But there is one part of this editorial that really does demand comment. That is when TNR undertakes to assure us that Bill Didn't Have It So Bad:

THE NEW REPUBLIC: We don't mean to be heartless, but by the standards of child abuse in America the competition for a boy's love between a mother and grandmother doesn't seem all that punishing. And if being caught between two women really was "the worst possible situation," then why did Bill Clinton spend his life as a man reproducing it?

That second sentence is one of the silliest comments in a week of silly commentary. In it, TNR says that a psychiatric thesis can't be true because the conduct described doesn't make rational sense! In this passage, TNR reverts to 19th century thought to add to the chorus of booing and ridicule. We wish that "heartless" were the only word we could imagine applying to this work.

But it is the journal's first sentence we would protest. In it, TNR argues that a child of a violent alcoholic didn't have it that bad, presumably because he wasn't beaten or murdered. The statement does verge on being heartless, and is remarkably unintelligent to boot:

MARANISS: One night, Virginia dressed Billy up to take him to the hospital to visit her grandmother, who was dying. Roger did not want them to leave. When Virginia said she was going anyway, he hauled out a gun and fired a shot over her head into the wall. Virginia went across the street and called the police. Billy slept at a neighbor's house.

TNR would point out that the gunshot missed, so why should it cause kids a problem? Life did go on for the Clintons:

MARANISS: In seeking to end the marriage on grounds of mental cruelty and abuse, [Clinton's mother] testified that Roger's drinking had led to two violent eruptions, first at a dance when he became drunk and kicked her and struck her, then at home when he "threw me to the floor and began to stomp me"...Bill not only comforted his mother during these troubles, he offered her strong testimonial support for the divorce. In his own affadavit, he stated that he was familiar with his stepfather's habitual drinking and had witnessed the second assault on his mother. "I was present...and it was I who called my mother's attorney who in turn had to get the police to come to the house to arrest the defendant," he said in a deposition.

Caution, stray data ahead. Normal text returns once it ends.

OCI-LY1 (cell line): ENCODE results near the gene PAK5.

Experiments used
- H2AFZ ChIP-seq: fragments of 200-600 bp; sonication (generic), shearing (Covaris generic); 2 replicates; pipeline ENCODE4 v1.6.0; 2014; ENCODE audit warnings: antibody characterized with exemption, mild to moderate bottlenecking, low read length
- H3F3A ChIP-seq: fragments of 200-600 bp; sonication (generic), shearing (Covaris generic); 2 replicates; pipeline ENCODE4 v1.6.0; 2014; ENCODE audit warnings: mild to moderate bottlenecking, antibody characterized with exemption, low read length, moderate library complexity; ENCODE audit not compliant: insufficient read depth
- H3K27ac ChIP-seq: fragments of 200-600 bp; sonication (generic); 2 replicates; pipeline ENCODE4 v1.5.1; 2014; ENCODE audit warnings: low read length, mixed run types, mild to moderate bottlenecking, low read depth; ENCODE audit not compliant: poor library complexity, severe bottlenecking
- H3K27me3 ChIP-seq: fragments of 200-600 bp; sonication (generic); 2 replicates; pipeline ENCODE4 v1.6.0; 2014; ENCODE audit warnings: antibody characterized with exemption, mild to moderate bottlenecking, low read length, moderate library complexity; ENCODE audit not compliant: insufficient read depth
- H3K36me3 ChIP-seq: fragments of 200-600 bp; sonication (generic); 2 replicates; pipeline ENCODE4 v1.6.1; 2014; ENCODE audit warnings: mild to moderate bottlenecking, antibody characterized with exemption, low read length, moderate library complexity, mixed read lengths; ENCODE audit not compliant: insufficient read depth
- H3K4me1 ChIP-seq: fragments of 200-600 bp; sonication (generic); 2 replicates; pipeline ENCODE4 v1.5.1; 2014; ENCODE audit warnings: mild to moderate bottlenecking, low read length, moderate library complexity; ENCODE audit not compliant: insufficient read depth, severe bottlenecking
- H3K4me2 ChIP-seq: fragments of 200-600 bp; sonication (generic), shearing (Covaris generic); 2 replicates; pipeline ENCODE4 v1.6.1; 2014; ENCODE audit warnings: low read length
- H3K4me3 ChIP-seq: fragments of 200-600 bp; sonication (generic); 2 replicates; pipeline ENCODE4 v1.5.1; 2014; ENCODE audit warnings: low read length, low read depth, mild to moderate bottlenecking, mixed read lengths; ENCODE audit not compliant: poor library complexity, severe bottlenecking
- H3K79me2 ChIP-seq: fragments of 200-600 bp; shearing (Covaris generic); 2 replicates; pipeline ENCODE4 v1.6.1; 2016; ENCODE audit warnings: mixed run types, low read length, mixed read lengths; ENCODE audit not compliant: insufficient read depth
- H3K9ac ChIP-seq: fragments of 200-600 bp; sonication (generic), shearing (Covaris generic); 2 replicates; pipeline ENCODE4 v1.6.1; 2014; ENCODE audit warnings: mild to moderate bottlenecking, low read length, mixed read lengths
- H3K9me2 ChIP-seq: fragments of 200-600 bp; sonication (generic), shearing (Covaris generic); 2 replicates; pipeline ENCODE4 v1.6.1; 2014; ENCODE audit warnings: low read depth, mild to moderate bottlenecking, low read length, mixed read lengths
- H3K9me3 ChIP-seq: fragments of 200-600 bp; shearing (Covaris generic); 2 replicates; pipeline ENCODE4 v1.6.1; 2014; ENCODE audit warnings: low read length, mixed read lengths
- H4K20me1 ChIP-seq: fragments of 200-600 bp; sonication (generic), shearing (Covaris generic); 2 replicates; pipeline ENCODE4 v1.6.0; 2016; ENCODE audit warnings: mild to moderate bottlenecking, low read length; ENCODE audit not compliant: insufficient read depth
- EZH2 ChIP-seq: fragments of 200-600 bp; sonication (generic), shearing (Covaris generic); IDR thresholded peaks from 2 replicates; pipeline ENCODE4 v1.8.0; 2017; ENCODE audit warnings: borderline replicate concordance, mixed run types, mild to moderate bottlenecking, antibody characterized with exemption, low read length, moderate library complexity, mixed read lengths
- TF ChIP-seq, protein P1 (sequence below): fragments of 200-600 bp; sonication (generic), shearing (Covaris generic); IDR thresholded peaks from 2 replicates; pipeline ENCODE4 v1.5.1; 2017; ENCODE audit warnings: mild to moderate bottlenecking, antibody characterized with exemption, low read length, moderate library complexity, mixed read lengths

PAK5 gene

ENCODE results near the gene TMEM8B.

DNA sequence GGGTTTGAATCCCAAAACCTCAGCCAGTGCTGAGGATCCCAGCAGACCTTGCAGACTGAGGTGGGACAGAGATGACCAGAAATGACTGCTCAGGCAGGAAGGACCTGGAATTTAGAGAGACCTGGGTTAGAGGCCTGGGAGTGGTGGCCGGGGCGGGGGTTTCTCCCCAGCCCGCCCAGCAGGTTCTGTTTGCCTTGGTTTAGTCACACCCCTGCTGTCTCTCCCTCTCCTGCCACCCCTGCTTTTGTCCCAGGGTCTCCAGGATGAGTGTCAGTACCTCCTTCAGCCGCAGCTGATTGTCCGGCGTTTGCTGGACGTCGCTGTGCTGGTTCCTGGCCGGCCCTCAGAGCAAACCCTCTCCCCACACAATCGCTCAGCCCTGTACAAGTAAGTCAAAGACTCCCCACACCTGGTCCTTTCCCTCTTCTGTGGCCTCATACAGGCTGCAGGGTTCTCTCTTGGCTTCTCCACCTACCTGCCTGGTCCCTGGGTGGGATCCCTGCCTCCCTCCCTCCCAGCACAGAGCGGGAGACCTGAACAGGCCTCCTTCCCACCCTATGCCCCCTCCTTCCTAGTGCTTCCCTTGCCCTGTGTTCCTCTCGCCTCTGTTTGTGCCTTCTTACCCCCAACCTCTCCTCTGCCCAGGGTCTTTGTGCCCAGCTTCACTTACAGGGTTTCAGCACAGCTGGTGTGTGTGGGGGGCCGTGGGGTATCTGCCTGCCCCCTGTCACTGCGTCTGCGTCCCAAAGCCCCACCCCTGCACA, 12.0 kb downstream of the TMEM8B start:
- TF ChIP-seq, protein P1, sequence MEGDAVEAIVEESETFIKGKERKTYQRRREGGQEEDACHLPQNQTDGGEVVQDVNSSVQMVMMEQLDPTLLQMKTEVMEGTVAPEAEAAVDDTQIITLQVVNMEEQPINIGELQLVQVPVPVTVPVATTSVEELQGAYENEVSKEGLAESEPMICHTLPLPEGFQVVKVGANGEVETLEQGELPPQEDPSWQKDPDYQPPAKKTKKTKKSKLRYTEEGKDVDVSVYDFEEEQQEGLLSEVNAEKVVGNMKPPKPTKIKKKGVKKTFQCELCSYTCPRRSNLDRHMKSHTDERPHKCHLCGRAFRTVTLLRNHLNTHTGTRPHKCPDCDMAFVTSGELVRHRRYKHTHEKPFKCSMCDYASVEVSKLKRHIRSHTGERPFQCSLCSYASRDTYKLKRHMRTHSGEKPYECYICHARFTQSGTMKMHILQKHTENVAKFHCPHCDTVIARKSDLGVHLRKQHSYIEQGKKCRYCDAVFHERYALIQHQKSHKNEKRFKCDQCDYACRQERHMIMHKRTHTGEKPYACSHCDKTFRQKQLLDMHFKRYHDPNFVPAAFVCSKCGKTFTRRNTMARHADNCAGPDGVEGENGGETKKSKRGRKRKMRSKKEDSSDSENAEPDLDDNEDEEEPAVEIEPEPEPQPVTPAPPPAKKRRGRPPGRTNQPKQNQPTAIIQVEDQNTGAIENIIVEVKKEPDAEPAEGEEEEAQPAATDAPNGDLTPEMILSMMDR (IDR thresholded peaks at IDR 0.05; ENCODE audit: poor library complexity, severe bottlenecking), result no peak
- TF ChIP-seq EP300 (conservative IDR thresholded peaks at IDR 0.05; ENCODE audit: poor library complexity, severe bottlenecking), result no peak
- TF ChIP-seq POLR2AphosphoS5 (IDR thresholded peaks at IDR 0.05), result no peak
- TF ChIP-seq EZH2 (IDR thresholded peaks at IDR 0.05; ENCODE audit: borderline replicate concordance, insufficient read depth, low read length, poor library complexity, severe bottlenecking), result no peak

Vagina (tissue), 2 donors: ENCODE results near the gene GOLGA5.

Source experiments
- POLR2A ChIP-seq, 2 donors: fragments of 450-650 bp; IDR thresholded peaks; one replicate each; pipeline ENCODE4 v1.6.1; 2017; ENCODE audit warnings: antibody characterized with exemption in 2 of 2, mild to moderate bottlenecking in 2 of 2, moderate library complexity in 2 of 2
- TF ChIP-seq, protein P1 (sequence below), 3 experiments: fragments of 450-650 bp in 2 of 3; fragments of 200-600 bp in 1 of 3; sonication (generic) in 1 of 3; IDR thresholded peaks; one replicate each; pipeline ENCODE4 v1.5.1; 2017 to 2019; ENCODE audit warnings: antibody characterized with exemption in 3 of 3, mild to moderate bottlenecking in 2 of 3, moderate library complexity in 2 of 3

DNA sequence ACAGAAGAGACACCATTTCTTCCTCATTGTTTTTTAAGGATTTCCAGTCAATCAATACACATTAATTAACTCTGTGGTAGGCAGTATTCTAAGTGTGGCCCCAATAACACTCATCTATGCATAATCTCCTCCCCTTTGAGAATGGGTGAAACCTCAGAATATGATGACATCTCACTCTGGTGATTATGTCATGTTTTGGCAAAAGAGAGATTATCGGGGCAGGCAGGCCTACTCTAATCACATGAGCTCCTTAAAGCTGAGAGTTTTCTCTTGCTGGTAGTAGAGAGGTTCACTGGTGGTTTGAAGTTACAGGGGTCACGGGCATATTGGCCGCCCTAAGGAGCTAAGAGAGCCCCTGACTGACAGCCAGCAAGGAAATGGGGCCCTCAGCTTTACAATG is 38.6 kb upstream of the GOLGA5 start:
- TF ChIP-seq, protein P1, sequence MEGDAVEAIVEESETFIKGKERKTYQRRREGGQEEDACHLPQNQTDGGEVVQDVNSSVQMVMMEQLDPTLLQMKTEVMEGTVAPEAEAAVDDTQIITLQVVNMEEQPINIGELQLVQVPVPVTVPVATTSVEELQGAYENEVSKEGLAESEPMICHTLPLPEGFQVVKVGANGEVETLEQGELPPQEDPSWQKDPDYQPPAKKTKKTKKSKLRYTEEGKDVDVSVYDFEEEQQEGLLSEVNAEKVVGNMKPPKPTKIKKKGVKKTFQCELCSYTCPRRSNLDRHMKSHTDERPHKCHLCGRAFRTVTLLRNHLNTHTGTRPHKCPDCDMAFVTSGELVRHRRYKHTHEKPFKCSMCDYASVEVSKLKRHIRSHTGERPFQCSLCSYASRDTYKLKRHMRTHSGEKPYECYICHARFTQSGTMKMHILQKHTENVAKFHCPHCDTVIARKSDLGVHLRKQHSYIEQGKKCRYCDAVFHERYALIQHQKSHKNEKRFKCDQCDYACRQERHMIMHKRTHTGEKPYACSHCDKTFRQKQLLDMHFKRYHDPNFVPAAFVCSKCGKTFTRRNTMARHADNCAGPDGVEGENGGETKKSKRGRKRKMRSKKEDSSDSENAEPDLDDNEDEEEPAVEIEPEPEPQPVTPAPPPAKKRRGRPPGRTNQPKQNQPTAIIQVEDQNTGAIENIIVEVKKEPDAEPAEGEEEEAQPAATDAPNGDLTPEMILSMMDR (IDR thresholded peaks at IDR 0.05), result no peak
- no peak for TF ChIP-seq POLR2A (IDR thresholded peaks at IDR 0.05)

Do such experiences affect young children? A picture of Clinton, age nine:

MARANISS: For Bill Clinton, the prodigal son, religion offered something other than discipline and gratitude and social service...He began attending church when he was nine years old, toting a leather-bound Bible in his left hand as he walked alone down the streets of Hot Park Place Baptist Church. The pastor, the Reverend Dexter Blevins, said that young Clinton was at the church not just Sunday mornings but "every time the door opened," and seemed starving for a refuge from the inner turmoil of his family life.

But The New Republic, restricting its gaze to grandma's tussles with mom, tells us that Clinton's childhood experience "doesn't seem all that punishing." This may be the most misleading statement we have seen in the press this whole week.

Was Mrs. Clinton sincere in her comments to Talk? At THE HOWLER, we have no way of knowing. And we don't really know what Mrs. Clinton thinks about her husband's personal history. But the press corps is eager to spin every word to make the First Lady seem as stupid as possible. Children of violent alcoholics often carry lifelong scars. TNR is deeply wrong not to say it.